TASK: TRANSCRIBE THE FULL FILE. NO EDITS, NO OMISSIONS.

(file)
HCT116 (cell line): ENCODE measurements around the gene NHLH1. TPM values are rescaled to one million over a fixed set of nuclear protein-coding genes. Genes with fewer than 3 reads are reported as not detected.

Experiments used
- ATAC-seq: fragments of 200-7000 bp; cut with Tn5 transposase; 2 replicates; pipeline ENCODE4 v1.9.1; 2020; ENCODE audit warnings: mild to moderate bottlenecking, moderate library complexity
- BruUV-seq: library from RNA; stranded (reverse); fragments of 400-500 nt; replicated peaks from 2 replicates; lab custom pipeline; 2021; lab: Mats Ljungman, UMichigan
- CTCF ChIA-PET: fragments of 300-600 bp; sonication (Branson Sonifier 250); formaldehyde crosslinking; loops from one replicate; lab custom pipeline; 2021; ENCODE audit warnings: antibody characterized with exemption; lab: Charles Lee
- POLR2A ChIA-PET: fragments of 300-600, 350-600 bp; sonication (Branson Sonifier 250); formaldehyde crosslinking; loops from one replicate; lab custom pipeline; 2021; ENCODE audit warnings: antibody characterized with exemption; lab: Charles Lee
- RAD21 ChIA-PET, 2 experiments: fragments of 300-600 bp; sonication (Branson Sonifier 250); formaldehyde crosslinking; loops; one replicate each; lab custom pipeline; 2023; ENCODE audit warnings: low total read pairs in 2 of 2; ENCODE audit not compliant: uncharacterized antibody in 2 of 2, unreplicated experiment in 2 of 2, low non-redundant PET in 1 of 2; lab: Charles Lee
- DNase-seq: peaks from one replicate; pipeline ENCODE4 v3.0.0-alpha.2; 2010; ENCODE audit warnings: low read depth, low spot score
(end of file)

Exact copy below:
HCT116 (cell line): ENCODE measurements around the gene NHLH1. TPM values are rescaled to one million over a fixed set of nuclear protein-coding genes. Genes with fewer than 3 reads are reported as not detected.

Experiments used
- ATAC-seq: fragments of 200-7000 bp; cut with Tn5 transposase; 2 replicates; pipeline ENCODE4 v1.9.1; 2020; ENCODE audit warnings: mild to moderate bottlenecking, moderate library complexity
- BruUV-seq: library from RNA; stranded (reverse); fragments of 400-500 nt; replicated peaks from 2 replicates; lab custom pipeline; 2021; lab: Mats Ljungman, UMichigan
- CTCF ChIA-PET: fragments of 300-600 bp; sonication (Branson Sonifier 250); formaldehyde crosslinking; loops from one replicate; lab custom pipeline; 2021; ENCODE audit warnings: antibody characterized with exemption; lab: Charles Lee
- POLR2A ChIA-PET: fragments of 300-600, 350-600 bp; sonication (Branson Sonifier 250); formaldehyde crosslinking; loops from one replicate; lab custom pipeline; 2021; ENCODE audit warnings: antibody characterized with exemption; lab: Charles Lee
- RAD21 ChIA-PET, 2 experiments: fragments of 300-600 bp; sonication (Branson Sonifier 250); formaldehyde crosslinking; loops; one replicate each; lab custom pipeline; 2023; ENCODE audit warnings: low total read pairs in 2 of 2; ENCODE audit not compliant: uncharacterized antibody in 2 of 2, unreplicated experiment in 2 of 2, low non-redundant PET in 1 of 2; lab: Charles Lee
- DNase-seq: peaks from one replicate; pipeline ENCODE4 v3.0.0-alpha.2; 2010; ENCODE audit warnings: low read depth, low spot score